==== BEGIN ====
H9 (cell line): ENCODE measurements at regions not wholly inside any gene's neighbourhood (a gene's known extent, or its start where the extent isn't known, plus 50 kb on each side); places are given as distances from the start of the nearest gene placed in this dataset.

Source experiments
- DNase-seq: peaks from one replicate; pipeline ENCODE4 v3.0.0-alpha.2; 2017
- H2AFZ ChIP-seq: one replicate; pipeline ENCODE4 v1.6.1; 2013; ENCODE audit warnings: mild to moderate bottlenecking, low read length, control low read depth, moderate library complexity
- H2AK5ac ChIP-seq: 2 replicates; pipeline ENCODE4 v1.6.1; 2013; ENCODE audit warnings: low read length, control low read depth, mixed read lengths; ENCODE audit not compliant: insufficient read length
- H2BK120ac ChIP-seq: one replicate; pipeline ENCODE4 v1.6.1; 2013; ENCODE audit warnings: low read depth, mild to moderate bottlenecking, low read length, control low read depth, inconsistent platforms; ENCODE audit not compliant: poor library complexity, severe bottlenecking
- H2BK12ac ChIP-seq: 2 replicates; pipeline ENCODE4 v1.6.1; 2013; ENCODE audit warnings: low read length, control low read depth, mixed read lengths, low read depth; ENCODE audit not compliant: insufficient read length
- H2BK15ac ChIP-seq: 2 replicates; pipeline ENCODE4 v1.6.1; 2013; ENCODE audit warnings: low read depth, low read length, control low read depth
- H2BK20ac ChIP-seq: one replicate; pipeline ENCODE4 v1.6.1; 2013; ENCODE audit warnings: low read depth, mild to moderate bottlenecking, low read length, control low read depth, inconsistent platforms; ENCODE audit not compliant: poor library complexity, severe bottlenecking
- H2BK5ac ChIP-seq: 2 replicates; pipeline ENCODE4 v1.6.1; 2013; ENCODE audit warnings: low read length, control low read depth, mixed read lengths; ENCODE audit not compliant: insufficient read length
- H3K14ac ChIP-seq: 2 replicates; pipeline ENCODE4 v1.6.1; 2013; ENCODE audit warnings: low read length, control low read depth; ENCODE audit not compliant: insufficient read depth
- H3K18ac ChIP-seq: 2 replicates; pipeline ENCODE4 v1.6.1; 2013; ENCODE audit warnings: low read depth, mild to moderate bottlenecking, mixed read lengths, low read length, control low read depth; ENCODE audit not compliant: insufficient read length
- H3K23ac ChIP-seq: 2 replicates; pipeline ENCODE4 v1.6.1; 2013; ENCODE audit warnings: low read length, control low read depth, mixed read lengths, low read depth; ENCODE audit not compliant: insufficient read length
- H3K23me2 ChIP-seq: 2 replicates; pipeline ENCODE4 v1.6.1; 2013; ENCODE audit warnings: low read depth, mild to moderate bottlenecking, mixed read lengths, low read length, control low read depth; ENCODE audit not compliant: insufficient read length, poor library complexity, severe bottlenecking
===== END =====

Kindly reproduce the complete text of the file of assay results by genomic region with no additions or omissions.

H9 (cell line): ENCODE measurements at regions not wholly inside any gene's neighbourhood (a gene's known extent, or its start where the extent isn't known, plus 50 kb on each side); places are given as distances from the start of the nearest gene placed in this dataset.

Source experiments
- DNase-seq: peaks from one replicate; pipeline ENCODE4 v3.0.0-alpha.2; 2017
- H2AFZ ChIP-seq: one replicate; pipeline ENCODE4 v1.6.1; 2013; ENCODE audit warnings: mild to moderate bottlenecking, low read length, control low read depth, moderate library complexity
- H2AK5ac ChIP-seq: 2 replicates; pipeline ENCODE4 v1.6.1; 2013; ENCODE audit warnings: low read length, control low read depth, mixed read lengths; ENCODE audit not compliant: insufficient read length
- H2BK120ac ChIP-seq: one replicate; pipeline ENCODE4 v1.6.1; 2013; ENCODE audit warnings: low read depth, mild to moderate bottlenecking, low read length, control low read depth, inconsistent platforms; ENCODE audit not compliant: poor library complexity, severe bottlenecking
- H2BK12ac ChIP-seq: 2 replicates; pipeline ENCODE4 v1.6.1; 2013; ENCODE audit warnings: low read length, control low read depth, mixed read lengths, low read depth; ENCODE audit not compliant: insufficient read length
- H2BK15ac ChIP-seq: 2 replicates; pipeline ENCODE4 v1.6.1; 2013; ENCODE audit warnings: low read depth, low read length, control low read depth
- H2BK20ac ChIP-seq: one replicate; pipeline ENCODE4 v1.6.1; 2013; ENCODE audit warnings: low read depth, mild to moderate bottlenecking, low read length, control low read depth, inconsistent platforms; ENCODE audit not compliant: poor library complexity, severe bottlenecking
- H2BK5ac ChIP-seq: 2 replicates; pipeline ENCODE4 v1.6.1; 2013; ENCODE audit warnings: low read length, control low read depth, mixed read lengths; ENCODE audit not compliant: insufficient read length
- H3K14ac ChIP-seq: 2 replicates; pipeline ENCODE4 v1.6.1; 2013; ENCODE audit warnings: low read length, control low read depth; ENCODE audit not compliant: insufficient read depth
- H3K18ac ChIP-seq: 2 replicates; pipeline ENCODE4 v1.6.1; 2013; ENCODE audit warnings: low read depth, mild to moderate bottlenecking, mixed read lengths, low read length, control low read depth; ENCODE audit not compliant: insufficient read length
- H3K23ac ChIP-seq: 2 replicates; pipeline ENCODE4 v1.6.1; 2013; ENCODE audit warnings: low read length, control low read depth, mixed read lengths, low read depth; ENCODE audit not compliant: insufficient read length
- H3K23me2 ChIP-seq: 2 replicates; pipeline ENCODE4 v1.6.1; 2013; ENCODE audit warnings: low read depth, mild to moderate bottlenecking, mixed read lengths, low read length, control low read depth; ENCODE audit not compliant: insufficient read length, poor library complexity, severe bottlenecking